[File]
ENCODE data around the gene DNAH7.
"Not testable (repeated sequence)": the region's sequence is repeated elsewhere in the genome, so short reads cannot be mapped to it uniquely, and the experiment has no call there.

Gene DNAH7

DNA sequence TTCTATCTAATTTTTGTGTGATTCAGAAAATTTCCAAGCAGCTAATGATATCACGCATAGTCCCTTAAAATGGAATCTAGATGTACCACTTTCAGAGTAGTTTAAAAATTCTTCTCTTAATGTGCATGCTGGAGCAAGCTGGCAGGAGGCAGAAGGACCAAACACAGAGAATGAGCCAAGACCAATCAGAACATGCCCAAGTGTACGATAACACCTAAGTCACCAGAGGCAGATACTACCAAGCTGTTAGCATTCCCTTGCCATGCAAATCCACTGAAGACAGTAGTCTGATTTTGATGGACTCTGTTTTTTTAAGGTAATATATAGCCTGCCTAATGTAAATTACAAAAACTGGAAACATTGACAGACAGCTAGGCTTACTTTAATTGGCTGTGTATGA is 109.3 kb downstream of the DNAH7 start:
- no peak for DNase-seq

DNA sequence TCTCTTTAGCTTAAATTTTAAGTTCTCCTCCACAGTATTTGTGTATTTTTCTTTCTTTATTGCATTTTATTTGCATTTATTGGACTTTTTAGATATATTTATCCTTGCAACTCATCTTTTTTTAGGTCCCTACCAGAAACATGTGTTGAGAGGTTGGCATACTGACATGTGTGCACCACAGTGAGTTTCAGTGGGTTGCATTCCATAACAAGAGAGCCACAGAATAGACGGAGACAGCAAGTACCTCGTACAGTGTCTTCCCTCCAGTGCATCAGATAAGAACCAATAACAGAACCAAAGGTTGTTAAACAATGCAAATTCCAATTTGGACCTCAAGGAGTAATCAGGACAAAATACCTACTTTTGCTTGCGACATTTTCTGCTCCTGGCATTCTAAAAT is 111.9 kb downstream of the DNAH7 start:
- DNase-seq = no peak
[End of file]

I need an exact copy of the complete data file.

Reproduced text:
ENCODE data around the gene DNAH7.
"Not testable (repeated sequence)": the region's sequence is repeated elsewhere in the genome, so short reads cannot be mapped to it uniquely, and the experiment has no call there.

Gene DNAH7

DNA sequence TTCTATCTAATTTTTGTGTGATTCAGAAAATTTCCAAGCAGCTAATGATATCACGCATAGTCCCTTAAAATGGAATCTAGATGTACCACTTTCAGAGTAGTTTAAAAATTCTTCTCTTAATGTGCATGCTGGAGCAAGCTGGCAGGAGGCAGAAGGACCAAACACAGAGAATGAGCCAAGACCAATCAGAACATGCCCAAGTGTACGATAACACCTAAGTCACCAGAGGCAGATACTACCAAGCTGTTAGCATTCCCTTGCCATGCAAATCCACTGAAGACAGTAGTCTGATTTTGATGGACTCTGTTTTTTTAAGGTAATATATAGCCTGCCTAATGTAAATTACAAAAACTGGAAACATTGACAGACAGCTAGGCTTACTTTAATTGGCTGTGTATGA is 109.3 kb downstream of the DNAH7 start:
- no peak for DNase-seq

DNA sequence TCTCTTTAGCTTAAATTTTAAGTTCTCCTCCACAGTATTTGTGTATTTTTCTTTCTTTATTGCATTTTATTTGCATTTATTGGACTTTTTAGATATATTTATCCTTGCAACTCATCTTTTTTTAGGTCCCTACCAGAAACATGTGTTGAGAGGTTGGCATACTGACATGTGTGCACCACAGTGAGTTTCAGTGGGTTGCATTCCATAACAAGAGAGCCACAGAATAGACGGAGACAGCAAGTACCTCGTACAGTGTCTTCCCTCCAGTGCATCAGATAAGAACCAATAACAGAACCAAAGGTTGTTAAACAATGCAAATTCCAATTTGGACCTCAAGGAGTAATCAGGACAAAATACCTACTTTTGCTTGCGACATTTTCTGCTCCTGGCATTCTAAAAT is 111.9 kb downstream of the DNAH7 start:
- DNase-seq = no peak